What’s New in Simcenter 2210 for MBSE?
Last month, in the 2210 release, we introduced several new capabilities that allow this technology to be more tightly integrated into your systems engineering workflow. The most important of these is the ability for an Internal Block Diagram (IBD) from Cameo Systems Modeler to be directly read into Simcenter System Architect, along with specific parameters and constraints that are to be explored and tested. This provides a mechanism for simulation-derived data to directly inform and refine the systems engineering process. One small step? I’ll let you decide!
Less time clicking, more time engineering
Another highlight from this release is the ability to directly open and modify subcomponents from Simcenter Amsesim or Simulink directly from inside Simcenter System Architect without needing to manipulate files and re-import models. This is another important step towards the frictionless interoperability between engineering toolsets which is essential for breaking down silos.
Drive parameter studies and optimization with HEEDS
Simcenter System Architect now has a dedicated portal in HEEDS – another important connection in the toolchain supporting MBSE. Using this new capability, you can include Simcenter System Architect models in HEEDS workflows, allowing you to leverage the powerful SHERPA optimization algorithm to fine-tune the performance of your architecture model. Furthermore, you can use HEEDS to broaden the scope of Simcenter System Architect by including it in more extensive MDAO workflows.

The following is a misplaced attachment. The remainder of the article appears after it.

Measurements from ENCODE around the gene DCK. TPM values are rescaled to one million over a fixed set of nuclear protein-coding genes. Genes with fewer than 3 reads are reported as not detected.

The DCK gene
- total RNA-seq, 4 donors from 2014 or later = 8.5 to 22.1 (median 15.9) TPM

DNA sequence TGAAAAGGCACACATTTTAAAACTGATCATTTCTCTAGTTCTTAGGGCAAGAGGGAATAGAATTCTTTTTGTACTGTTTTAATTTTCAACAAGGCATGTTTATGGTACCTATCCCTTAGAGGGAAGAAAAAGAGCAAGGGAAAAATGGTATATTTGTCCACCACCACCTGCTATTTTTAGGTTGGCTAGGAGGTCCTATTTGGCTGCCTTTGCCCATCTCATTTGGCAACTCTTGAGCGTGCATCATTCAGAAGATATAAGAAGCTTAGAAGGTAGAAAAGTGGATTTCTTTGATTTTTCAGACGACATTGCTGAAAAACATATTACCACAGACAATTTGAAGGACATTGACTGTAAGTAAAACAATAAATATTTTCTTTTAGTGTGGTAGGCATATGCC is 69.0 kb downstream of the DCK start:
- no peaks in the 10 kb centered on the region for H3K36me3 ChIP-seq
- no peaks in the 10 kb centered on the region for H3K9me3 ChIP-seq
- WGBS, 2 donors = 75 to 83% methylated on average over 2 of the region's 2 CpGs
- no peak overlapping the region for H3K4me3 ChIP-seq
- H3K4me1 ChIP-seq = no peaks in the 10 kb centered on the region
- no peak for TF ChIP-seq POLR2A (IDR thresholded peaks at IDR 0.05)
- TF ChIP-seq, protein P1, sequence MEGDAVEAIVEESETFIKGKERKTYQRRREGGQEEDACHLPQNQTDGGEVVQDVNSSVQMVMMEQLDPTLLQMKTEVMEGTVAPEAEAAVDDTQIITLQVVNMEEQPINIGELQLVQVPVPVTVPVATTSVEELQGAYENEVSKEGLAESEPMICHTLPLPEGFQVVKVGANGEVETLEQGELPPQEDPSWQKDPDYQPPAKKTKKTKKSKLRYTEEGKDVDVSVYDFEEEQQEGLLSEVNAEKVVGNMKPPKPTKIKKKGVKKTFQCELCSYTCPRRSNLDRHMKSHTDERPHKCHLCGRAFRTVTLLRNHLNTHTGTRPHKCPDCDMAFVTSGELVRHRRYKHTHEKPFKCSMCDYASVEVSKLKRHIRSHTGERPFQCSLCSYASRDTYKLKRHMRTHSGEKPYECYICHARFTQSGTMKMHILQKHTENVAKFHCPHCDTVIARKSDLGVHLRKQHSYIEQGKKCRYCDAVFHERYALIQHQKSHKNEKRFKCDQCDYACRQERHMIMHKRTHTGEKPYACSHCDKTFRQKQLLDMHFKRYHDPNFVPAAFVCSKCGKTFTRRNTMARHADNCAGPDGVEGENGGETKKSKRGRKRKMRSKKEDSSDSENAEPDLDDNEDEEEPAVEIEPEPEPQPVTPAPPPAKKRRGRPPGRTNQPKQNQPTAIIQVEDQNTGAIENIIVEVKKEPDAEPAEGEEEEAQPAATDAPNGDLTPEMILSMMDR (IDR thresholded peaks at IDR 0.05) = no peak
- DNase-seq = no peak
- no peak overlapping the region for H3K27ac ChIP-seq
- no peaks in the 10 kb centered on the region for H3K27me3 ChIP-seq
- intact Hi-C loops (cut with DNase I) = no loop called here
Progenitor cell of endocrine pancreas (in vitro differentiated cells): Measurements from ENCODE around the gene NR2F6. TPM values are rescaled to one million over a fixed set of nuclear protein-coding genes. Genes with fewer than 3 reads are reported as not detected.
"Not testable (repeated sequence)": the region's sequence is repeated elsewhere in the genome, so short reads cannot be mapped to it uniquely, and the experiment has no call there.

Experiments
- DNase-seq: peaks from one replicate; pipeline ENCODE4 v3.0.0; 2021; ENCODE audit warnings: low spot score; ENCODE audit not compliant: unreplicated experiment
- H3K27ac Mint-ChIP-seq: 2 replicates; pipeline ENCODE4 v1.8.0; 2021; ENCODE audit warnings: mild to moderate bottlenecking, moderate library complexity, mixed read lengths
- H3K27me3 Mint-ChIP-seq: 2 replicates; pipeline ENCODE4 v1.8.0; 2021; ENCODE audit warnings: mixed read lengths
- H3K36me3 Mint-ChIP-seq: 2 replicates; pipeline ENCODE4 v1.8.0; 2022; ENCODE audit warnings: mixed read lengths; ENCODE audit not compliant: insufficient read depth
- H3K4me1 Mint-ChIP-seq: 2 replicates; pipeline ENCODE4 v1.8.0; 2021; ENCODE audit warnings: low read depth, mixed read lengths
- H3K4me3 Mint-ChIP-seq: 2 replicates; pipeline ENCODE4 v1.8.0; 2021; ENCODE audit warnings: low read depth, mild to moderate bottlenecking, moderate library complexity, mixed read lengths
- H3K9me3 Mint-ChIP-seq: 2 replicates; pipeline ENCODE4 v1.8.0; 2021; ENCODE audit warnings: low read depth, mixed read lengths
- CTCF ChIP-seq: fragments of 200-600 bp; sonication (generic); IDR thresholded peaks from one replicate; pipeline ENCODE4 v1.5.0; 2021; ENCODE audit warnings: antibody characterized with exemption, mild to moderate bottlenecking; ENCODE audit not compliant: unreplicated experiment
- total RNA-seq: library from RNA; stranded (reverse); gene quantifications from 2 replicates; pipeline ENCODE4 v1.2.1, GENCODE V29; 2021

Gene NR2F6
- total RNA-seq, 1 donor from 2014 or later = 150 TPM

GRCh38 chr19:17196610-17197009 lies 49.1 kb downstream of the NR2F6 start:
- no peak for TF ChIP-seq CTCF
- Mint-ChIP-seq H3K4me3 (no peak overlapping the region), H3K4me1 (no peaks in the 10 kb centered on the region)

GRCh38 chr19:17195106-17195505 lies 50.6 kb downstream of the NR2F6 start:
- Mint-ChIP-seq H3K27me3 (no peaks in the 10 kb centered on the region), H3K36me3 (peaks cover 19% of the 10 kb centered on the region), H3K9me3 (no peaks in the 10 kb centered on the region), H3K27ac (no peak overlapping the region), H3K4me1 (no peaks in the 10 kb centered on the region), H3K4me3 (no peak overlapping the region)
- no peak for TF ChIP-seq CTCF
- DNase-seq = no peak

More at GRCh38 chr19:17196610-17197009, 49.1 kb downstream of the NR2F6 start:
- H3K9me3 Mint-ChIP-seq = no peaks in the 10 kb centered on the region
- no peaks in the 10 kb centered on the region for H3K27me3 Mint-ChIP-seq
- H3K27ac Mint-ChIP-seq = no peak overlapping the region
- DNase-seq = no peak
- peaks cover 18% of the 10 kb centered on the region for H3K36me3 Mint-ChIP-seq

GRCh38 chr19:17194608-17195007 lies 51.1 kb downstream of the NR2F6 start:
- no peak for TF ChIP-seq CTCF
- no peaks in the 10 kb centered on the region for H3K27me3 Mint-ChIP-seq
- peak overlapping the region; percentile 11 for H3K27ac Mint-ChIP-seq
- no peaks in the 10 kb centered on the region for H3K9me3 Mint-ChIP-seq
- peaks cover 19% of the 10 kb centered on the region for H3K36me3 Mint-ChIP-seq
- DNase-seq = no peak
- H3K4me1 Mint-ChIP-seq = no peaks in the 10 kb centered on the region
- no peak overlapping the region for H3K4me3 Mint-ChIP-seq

SysML v2.0 – it’s here!
Simcenter Studio also has some big news to share. The most exciting new capability is support for SysML v2.0. This emerging new standard for MBSE is set to change the systems engineering landscape, and you can get started right away in Simcenter Studio by defining models using SysML v2.0 textual notation (supporting the incremental release 2022.3 of the standard), visualizing them diagrammatically and interacting with them via Python functions. Simcenter Studio is the first commercial tool on the market to offer this capability.
Exploring design variants just got easier with Simcenter Studio, too. Notebooks can be ‘parameterized’ which means launching a notebook run or runs in batch, allowing you to close the tool and go off for a coffee (or a sleep) while Simcenter Studio will automatically execute your notebook or explore its performance across a range of parameter values ready for you to review at your leisure.
Frictionless file sharing across the enterprise and beyond
With the 2210 release, we have also added Xcelerator Share support for both Simcenter Studio and Simcenter System Architect. This makes it easier than ever to move files between design and simulation teams, or even to exchange models and data with 3rd parties. More than just a file-sharing tool, Xcelerator Share allows you to assign tasks and notify specific users, paving the way to a more organized approach to collaboration.
So – small steps, or a giant leap for mankind?
The new capabilities I have shared above may amount to a number of small steps, in absolute terms. But it certainly feels like we are on the verge of making a giant leap in reaching the engineering nirvana that is MBSE. The truth is that today, even the most advanced adopters are only scratching the surface of what is possible using a truly joined-up approach to requirements, design, analysis, verification and validation.
I can’t wait to see what our customers will do with these new capabilities and critical links in the MBSE toolchain.